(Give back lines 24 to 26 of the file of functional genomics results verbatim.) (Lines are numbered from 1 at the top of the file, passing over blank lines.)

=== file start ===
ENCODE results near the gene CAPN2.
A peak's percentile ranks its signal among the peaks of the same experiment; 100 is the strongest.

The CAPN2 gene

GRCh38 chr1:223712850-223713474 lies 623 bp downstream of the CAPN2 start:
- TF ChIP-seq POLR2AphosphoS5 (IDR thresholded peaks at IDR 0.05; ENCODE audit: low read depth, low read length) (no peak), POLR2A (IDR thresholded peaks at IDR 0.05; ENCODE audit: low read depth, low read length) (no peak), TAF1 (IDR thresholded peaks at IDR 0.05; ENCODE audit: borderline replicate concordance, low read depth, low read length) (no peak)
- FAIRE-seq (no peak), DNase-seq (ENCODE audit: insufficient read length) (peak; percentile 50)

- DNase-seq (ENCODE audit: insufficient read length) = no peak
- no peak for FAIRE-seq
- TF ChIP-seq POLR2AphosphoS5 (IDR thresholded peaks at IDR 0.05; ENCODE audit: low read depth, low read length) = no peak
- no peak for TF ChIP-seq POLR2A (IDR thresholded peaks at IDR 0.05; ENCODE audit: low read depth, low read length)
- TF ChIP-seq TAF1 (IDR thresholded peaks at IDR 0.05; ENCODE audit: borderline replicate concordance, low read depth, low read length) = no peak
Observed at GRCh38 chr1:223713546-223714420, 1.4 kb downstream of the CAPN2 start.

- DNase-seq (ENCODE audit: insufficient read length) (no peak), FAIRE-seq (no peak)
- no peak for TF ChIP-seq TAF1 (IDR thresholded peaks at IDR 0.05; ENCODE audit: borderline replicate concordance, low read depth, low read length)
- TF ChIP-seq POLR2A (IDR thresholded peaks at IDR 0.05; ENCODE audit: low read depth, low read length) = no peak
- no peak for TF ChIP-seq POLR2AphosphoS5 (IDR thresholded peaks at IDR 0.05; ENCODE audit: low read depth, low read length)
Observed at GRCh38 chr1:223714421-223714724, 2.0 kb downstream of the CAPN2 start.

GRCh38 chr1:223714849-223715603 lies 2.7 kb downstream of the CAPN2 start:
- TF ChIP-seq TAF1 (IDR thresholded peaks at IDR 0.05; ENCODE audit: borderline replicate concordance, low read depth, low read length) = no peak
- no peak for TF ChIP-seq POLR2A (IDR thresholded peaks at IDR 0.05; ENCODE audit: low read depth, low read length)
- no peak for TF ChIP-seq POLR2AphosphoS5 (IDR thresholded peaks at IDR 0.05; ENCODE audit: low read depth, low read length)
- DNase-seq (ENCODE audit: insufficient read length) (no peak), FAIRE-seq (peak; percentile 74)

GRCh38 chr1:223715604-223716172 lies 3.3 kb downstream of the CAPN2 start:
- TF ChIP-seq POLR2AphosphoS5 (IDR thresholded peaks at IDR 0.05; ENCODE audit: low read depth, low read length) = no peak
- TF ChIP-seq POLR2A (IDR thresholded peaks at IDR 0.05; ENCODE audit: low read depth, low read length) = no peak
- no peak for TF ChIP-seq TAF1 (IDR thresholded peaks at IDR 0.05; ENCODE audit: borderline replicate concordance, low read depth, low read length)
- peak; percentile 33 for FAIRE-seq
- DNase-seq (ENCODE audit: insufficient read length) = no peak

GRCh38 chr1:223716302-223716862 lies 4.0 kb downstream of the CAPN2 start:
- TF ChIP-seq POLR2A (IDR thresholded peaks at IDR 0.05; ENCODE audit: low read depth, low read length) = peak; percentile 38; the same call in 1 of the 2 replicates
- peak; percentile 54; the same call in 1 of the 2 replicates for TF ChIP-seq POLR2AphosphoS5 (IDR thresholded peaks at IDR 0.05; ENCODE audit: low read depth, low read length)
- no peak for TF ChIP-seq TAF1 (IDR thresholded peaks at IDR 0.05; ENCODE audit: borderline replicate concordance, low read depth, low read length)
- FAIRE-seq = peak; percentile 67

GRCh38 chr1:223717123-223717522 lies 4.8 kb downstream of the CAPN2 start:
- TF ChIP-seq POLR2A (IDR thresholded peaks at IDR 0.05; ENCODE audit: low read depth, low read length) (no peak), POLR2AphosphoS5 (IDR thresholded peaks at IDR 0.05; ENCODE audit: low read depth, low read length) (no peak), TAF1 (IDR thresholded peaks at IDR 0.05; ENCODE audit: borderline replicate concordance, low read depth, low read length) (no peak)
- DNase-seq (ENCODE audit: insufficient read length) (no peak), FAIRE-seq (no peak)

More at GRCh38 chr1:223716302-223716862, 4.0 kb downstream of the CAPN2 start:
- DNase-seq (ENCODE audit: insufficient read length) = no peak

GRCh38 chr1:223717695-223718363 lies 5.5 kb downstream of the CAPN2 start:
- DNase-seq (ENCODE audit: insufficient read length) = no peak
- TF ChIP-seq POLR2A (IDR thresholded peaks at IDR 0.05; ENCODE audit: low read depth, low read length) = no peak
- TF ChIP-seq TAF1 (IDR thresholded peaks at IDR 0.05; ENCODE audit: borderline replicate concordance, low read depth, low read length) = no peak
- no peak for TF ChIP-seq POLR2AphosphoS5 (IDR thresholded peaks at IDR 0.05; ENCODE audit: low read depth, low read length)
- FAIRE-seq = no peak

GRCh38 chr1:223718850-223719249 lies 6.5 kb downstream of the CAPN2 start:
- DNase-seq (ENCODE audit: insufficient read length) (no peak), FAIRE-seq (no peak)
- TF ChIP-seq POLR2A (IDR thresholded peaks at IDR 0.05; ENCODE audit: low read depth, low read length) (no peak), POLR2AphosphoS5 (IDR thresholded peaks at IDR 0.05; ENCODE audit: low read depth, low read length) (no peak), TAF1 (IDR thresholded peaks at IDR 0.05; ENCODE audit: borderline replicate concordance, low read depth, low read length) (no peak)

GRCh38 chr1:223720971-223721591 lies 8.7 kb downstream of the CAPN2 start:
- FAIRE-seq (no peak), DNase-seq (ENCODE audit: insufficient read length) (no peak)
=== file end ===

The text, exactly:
- TF ChIP-seq POLR2AphosphoS5 (IDR thresholded peaks at IDR 0.05; ENCODE audit: low read depth, low read length) = no peak
- TF ChIP-seq POLR2A (IDR thresholded peaks at IDR 0.05; ENCODE audit: low read depth, low read length) = no peak
- no peak for TF ChIP-seq TAF1 (IDR thresholded peaks at IDR 0.05; ENCODE audit: borderline replicate concordance, low read depth, low read length)